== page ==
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Poverty reducing in Vietnam but not ‘steadily’: minister

By Viet Tuan   September 17, 2018 | 06:53 pm PT
Poverty reducing in Vietnam but not ‘steadily’: minister
A homeless person sleeping on a street in Hanoi. Photo by VnExpress/Giang Huy
Vietnam’s poverty rate is dropping, but there is a high rate of people falling back into poverty, a government minister has said.

Speaking at a meeting of the National Assembly Standing Committee Monday, Minister of Labour, Invalids and Social Affairs Dao Ngoc Dung said there were 1.6 million poor households last year, or 6.7 percent of the total number of 24.5 million.

The poverty rate declined on average 1.6 percentage point each year from 2015 to 2017, Dung said.

But of the poor households, 5.1 percent had once escaped poverty before falling back under the poverty line.

The number of households falling below the poverty line was 23 percent of the number escaping it. Roughly, this meant that for every five households that escaped poverty, one became poor for the first time, he added.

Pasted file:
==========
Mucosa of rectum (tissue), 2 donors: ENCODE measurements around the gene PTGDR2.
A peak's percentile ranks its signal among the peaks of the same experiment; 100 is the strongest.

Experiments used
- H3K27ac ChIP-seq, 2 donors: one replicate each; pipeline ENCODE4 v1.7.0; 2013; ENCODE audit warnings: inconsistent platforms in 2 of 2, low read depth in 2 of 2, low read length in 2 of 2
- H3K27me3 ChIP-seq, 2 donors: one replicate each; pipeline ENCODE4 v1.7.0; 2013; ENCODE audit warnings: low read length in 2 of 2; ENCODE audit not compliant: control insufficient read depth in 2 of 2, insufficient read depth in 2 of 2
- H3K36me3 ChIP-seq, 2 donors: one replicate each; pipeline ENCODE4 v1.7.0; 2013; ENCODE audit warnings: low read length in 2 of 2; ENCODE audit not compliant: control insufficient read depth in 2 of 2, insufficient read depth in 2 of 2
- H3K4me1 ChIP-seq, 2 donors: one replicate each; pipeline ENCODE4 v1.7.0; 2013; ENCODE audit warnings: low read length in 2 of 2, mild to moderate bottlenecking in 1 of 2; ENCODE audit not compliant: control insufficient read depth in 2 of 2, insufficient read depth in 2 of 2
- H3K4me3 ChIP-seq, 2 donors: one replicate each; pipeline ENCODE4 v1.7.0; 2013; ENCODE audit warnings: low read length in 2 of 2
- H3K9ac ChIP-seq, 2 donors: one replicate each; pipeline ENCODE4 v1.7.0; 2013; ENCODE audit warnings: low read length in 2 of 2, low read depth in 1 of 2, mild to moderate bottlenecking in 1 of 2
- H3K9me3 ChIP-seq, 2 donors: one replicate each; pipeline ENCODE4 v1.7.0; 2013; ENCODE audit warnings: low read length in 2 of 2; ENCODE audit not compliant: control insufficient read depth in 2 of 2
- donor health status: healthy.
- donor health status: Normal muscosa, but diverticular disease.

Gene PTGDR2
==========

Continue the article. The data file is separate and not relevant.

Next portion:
Another challenge was the growing income gap. The Gini coefficient of income distribution worsened from 0.430 in 2014 to 0.431 in 2016.

The Gini coefficient is a measure of statistical dispersion intended to represent the income or wealth distribution of a nation's residents, and is the most commonly used measurement of inequality.

Nguyen Thuy Anh, Chairwoman of the National Assembly's Committee on Social Affairs, said there were 12 provinces where the number of poor households rose by more than 0.03 percent.

Even some provinces with conditions conducive for economic growth such as Vinh Phuc in the north, Khanh Hoa in the central region and Kien Giang in the south were among the 12.

Dung said, “Poverty reduction is not steady, and the gap between the rich and the poor has not been decreased, especially in the northern mountains and central highlands.”

Vietnam defines poor households as those with an income per member of less than VND700,000 ($30) a month in rural areas and VND900,000 ($38.7) in cities.

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